The 'lazy man's yoga"

by Medindia Content Team on  July 5, 2003 at 5:34 PM General Health News
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The 'lazy man's yoga
John Sahakian takes a deep breath, and then his legs become contorted into a complex yoga posture. A few minutes later, his back moves into an arch in the shape of the letter "C."
Sahakian barely lifts a finger, or a leg for that matter. His instructor does the work for him, performing a Thai massage, an ancient technique characterized by lots of contorting and moving, with ironically little work on the client's part. Some people have even called Thai massage (or Thai yoga) the "lazy man's yoga."
"You're manipulated into letting go," Sahakian said. "It feels very vulnerable sometimes because you're so open and on your back. Like a turtle lying upside down."

As its name suggests, a Thai massage involves some massage, but the main elements of the session include yoga poses and twisting.

"There's not anything that you have to do," said Phoebe Diftler, Sahakian's Thai massage therapist. "Sometimes you're asked to move over or from side to side or front to back or reach your arms back, but beyond that, breathing and just releasing into it are what you're supposed to do."

Diftler said the practitioner uses all different parts of the body.

"We use our hands and our feet and our forearms and our elbows and knees and actually the weight of the whole body," Diftler said. "There are parts of it that are a cooperative ... effort where it actually is two people, the practitioner and the receiver, in a pose together." Besides moving the client into various poses, therapists also massage acupressure points on the body.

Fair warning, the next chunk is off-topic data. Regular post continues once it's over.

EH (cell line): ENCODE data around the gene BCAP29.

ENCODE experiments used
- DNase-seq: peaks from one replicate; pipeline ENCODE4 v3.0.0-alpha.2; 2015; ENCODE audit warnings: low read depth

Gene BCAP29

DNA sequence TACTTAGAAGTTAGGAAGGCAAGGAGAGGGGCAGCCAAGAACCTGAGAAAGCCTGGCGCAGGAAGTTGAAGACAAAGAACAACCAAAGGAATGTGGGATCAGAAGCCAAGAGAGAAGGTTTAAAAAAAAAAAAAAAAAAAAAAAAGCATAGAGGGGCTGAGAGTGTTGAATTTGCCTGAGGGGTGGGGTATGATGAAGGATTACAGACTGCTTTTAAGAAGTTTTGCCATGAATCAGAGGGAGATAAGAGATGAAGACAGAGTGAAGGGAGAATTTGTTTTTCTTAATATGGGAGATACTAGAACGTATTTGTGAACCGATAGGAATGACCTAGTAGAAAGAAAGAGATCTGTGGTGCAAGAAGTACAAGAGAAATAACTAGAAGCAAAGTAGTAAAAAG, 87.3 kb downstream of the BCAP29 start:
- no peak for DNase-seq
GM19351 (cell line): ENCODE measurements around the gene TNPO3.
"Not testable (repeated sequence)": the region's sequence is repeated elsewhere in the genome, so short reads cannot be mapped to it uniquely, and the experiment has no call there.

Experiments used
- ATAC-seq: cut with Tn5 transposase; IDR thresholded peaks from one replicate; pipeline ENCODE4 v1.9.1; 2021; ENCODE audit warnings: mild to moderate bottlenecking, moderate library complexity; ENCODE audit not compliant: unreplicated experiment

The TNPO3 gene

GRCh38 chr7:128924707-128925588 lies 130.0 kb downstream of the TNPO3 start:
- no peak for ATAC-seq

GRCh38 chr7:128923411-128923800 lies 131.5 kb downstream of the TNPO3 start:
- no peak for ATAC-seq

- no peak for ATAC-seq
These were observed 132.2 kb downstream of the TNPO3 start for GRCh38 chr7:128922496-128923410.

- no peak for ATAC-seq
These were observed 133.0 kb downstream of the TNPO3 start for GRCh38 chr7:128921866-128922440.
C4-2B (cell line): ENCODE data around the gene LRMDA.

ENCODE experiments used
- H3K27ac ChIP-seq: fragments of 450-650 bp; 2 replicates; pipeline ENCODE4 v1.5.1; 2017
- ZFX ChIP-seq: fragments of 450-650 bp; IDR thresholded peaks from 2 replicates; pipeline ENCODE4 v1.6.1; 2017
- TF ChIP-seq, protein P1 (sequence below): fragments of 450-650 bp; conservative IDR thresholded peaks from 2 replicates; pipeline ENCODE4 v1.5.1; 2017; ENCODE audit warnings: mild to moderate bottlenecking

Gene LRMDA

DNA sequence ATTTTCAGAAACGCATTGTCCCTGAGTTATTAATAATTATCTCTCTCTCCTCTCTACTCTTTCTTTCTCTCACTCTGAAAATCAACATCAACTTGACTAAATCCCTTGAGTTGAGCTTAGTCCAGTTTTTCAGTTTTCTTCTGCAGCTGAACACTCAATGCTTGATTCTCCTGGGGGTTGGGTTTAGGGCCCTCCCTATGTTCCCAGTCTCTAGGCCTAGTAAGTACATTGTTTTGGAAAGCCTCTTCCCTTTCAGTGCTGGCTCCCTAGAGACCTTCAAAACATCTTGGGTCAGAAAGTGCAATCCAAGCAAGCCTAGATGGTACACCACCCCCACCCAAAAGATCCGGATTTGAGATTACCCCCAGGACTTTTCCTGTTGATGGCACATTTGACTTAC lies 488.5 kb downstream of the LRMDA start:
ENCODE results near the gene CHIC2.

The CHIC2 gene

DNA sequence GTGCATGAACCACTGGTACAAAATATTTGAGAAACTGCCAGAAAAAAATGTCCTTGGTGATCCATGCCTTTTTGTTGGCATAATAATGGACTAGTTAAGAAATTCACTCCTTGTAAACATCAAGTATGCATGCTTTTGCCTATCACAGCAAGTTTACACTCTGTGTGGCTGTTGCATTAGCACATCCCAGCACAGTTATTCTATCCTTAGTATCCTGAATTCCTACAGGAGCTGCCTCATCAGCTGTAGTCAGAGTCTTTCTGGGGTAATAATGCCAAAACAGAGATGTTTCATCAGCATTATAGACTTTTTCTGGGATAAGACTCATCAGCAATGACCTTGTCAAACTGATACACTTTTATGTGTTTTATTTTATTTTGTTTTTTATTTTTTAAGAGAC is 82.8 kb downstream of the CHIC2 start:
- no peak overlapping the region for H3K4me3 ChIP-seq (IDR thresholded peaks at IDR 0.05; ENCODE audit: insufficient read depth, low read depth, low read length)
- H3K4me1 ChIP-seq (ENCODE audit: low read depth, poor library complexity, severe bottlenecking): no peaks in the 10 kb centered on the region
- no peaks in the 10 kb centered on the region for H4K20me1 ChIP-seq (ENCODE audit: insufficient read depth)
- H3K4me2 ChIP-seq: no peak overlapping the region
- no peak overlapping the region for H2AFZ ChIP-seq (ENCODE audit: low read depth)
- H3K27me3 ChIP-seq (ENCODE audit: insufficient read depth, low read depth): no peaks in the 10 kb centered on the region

According to Thai massage practitioners, blockages in energy lines are the roots of many illnesses. They say that stimulating the flow of this energy is the key to better health and the healing of serious health afflictions.

"There are meridians on the arms that are connected to organs and the entire body," Diftler said. "So as you press on the physical body and release tension, it allows the energy in the body to flow."

Thai massage is relatively new in the United States, but the number of classes and instructors certified are growing. In Thailand, the practice has been a part of life for more than 1,000 years. While a traditional Western massage generally lasts one to two hours, a session in Thailand could span days. Thai massage is used for a range of health issues in Thailand, including maladies as serious as asthma.

Diftler's clients said the massage is more for increased flexibility, stress relief and help in tension relief.

"It can actually affect everything," Diftler said. "When you learn how to open your body and release, you begin to learn how to release in your life and let go of things that you don't need anymore."

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